Earthquakes and tsunami are unavoidable natural events, but the ongoing disaster at the Fukushima No. 1 nuclear plant was induced by “human errors” stemming from cozy ties between bureaucrats and Tokyo Electric Power Co., former Fukushima Gov. Eisaku Sato told The Japan Times on Wednesday.

Sato, who served five terms from 1988 to 2006, said the inappropriate relationship between government bureaus and the utility often resulted in them burying major troubles, including cracks in reactors and safety shortcomings at Tepco’s two nuclear plants in the prefecture.

“Their improper bond means that no one was keeping an eye on Tepco,” Sato, 71, said, adding it ultimately led to the inadequate preparations for the March 11 disaster.

The first hint Sato had of inept supervision at the nuclear plants was in January 1989. Tepco, despite being aware for weeks that one of the reactor coolant pumps at the Fukushima No. 2 nuclear plant was malfunctioning, did not report the trouble to prefectural authorities.

Sato said he quickly filed a complaint with the old Ministry of International Trade and Industry over a development he felt endangered the public. But Tepco only received a slap on the wrist and the power plant was back up and running after a temporary shutdown.

Sato was prompted to take further action in 2002, when a whistle-blower claimed Tepco was hiding malfunctions and cracks in reactors at both Fukushima No. 1 and No. 2.

“It turned out that the Nuclear and Industrial Safety Agency had received the same insider information — but in 2000, two years before we did,” Sato said. And yet the nuclear safety watchdog, under the wing of MITI’s successor, the Ministry of Economy, Trade and Industry, not only overlooked the accusation and failed to inform prefectural authorities, it even gave Tepco a heads up.

A NISA official told The Japan Times that at the time, such tips were handled by the Agency for Natural Resources and Energy. “There were some mistakes in how to handle the matter, and I’ve heard that the tip was actually passed on to Tepco,” he acknowledged.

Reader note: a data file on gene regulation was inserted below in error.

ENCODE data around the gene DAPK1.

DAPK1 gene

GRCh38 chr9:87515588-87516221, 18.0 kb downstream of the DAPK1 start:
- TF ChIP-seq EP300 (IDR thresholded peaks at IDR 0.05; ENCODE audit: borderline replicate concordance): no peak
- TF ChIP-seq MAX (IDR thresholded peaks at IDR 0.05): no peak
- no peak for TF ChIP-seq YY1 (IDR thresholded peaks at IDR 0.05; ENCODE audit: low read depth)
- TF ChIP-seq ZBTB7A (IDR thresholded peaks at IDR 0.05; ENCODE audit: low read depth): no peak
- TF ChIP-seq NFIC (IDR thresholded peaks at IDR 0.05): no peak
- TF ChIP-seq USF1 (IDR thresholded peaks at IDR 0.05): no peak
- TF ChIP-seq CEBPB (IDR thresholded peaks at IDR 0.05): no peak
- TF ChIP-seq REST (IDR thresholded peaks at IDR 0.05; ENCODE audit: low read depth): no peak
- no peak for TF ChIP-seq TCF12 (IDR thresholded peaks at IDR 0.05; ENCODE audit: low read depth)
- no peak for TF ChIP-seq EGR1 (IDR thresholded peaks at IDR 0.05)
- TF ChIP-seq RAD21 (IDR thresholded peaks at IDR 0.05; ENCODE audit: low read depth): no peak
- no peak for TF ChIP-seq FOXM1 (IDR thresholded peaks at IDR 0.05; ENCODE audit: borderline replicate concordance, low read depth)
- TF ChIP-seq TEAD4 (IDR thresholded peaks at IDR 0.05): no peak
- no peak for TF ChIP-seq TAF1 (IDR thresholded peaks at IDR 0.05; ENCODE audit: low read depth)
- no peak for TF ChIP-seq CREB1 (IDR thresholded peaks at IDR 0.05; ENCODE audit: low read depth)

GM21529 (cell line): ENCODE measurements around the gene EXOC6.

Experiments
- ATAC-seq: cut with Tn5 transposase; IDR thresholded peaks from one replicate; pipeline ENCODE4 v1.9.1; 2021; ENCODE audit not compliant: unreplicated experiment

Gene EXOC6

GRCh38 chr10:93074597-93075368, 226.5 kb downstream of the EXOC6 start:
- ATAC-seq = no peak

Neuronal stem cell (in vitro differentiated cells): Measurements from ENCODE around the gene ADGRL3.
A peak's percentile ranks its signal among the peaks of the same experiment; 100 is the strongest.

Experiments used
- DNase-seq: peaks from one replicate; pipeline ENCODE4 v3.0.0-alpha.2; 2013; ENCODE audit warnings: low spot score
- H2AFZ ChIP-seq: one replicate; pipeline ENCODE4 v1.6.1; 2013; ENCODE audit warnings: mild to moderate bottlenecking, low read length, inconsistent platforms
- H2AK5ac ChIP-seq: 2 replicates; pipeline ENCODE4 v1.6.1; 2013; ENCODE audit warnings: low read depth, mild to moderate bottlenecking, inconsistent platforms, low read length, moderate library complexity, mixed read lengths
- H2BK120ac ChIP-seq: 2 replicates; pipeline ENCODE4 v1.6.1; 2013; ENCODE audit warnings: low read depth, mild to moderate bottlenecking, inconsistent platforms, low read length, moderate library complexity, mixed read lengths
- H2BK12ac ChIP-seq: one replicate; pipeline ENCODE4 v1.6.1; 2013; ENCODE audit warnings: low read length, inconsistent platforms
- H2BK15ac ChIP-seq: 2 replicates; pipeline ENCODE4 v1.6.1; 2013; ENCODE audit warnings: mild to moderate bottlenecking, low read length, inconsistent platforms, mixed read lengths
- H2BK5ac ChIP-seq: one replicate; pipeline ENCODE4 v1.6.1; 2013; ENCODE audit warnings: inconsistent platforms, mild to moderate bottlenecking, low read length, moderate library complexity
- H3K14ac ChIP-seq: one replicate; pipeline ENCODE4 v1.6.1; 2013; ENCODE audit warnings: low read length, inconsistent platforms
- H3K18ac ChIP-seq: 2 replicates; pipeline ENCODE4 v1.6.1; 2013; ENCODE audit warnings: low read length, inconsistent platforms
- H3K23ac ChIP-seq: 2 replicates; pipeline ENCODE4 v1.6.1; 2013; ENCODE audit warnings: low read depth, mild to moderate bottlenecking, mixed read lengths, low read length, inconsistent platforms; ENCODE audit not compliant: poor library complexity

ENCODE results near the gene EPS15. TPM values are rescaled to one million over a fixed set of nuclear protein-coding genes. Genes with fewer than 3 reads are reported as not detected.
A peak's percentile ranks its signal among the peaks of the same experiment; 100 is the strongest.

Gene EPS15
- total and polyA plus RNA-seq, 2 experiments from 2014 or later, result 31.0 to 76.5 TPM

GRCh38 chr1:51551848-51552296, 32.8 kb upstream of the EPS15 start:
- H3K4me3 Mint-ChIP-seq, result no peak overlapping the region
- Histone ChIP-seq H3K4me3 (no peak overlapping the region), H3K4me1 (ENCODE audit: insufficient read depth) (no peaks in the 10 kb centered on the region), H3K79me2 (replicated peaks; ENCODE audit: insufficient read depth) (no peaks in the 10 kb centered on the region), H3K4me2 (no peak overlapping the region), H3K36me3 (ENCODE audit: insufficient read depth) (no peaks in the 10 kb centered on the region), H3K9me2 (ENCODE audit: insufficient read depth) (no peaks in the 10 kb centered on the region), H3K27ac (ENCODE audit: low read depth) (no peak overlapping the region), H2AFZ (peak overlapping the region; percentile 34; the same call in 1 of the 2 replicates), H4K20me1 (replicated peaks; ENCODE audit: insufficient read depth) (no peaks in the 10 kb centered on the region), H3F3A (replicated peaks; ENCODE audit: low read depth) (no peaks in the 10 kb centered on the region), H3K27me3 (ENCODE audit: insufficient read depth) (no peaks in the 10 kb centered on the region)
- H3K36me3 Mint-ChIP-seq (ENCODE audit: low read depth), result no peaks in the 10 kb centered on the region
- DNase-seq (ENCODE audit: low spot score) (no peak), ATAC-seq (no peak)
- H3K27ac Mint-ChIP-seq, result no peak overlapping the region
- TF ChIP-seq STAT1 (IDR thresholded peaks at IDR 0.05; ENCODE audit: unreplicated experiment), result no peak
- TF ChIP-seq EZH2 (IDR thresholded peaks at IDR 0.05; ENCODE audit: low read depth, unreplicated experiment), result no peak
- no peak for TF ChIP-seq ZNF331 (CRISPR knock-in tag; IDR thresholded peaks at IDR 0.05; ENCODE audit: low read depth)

The incident resulted in the resignation of some Tepco executives and a temporary shutdown of all 17 of its nuclear reactors. But no one from METI took responsibility.

“That’s when I learned that METI, NISA and Tepco were all part of the same gang,” Sato said, adding this prompted him to set up an office in the prefectural government to handle tips from insiders regarding the nuclear plants.

From 2002 until Sato’s resignation as governor, the team received 21 anonymous tips. “It was mostly a cry for help,” Sato said. Some whistle-blowers complained about a wrecked turbine that went unreported. Others warned of the lack of safety on-site measures.

“The tsunami danger was obviously an issue on the table,” Sato said, stressing seismologists were pointing to past evidence of mega-earthquakes that could prove catastrophic. “But you have to ask how serious NISA was doing its job, considering the way that backup electricity was easily knocked out by the waves.”

Following March 11, there is finally talk of separating NISA from METI to keep Tepco on a short leash. But Sato said an overhaul of the system and new safety measures will be required before evacuees can safely return home.

“There is a nightmare going on in the evacuation camps,” Sato said. “Separating NISA and METI is just the first step — overhauling Tepco’s operations and supervision is necessary.”

Sato resigned in 2006 and was handed a suspended prison term in 2008 by the Tokyo District Court in connection with a bribery case involving a public works project. That verdict was upheld in 2009 and he has appealed with the Supreme Court.

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